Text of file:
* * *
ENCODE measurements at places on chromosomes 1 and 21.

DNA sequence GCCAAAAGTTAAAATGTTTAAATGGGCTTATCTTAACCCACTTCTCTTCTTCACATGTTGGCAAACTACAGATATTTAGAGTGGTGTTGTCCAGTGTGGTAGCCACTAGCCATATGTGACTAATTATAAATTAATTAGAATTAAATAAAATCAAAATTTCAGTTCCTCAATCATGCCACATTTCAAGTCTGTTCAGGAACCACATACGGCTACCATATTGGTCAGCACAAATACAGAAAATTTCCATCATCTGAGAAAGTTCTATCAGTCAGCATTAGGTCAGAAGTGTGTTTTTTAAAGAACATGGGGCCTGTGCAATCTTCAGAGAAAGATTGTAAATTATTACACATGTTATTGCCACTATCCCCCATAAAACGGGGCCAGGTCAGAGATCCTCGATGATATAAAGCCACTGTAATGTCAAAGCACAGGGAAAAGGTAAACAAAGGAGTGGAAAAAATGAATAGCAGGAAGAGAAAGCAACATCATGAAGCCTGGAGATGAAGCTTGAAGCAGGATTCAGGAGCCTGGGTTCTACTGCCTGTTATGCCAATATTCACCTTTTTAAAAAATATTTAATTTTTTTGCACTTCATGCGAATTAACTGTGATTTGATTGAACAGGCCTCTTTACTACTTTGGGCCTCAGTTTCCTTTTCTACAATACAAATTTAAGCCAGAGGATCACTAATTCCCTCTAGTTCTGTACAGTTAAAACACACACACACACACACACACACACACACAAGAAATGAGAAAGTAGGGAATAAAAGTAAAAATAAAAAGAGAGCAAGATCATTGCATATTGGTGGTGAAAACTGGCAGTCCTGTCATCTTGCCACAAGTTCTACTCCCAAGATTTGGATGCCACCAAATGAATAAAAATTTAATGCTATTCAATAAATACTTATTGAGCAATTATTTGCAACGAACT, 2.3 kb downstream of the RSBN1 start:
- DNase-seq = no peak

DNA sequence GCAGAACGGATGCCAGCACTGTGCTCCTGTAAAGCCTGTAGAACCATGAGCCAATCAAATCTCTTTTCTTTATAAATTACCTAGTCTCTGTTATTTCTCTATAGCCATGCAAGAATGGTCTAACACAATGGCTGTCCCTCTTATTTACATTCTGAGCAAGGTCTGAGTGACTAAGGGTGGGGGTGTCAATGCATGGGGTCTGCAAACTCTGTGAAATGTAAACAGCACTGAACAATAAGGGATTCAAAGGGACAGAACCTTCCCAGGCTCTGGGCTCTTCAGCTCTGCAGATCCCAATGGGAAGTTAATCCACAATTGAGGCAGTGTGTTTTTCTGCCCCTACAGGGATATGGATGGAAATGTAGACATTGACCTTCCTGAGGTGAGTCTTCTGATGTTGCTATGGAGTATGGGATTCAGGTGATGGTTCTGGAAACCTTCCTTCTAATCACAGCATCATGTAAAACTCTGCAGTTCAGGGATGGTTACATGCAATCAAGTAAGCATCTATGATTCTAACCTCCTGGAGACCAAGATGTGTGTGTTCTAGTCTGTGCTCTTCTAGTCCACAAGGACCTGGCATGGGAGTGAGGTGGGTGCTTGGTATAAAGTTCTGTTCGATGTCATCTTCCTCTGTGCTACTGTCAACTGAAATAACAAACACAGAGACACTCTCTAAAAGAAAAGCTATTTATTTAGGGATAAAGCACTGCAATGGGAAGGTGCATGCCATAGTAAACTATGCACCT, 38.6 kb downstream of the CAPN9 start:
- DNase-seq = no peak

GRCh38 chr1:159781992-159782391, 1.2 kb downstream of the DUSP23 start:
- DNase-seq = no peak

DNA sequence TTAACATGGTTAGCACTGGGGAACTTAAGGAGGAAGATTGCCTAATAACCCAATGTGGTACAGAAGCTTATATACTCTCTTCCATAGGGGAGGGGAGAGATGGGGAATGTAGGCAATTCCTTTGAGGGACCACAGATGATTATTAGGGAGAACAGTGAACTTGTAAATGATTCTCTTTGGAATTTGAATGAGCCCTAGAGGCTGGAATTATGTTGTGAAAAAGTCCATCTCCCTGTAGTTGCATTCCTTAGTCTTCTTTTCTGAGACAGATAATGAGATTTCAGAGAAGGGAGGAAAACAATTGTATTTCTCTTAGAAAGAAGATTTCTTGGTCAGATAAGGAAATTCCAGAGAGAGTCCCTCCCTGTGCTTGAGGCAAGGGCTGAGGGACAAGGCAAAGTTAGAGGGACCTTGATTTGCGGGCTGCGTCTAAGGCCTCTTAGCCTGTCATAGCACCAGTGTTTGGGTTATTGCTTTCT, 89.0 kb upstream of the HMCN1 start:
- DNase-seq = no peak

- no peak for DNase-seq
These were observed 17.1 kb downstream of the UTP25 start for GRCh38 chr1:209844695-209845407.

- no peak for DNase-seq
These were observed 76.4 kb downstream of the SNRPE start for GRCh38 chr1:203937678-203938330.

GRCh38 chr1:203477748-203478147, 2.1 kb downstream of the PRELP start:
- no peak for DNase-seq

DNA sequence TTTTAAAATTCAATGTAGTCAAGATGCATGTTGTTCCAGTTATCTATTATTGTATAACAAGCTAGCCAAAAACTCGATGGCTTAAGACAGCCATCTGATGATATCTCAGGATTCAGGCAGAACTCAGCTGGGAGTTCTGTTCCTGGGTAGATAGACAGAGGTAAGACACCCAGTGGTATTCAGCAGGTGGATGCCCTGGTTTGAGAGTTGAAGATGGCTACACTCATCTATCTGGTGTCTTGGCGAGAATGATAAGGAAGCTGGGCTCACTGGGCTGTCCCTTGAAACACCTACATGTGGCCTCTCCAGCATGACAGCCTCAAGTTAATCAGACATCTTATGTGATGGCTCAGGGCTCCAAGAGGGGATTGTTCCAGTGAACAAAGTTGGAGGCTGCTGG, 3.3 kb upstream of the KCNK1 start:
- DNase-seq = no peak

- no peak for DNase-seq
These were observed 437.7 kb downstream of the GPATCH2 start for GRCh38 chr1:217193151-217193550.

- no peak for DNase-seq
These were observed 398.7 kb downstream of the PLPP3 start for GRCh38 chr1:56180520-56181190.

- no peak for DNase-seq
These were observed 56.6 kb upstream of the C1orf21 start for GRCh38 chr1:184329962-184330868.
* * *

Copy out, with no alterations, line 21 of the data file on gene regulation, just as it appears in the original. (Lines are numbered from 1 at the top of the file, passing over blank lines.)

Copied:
These were observed 398.7 kb downstream of the PLPP3 start for GRCh38 chr1:56180520-56181190.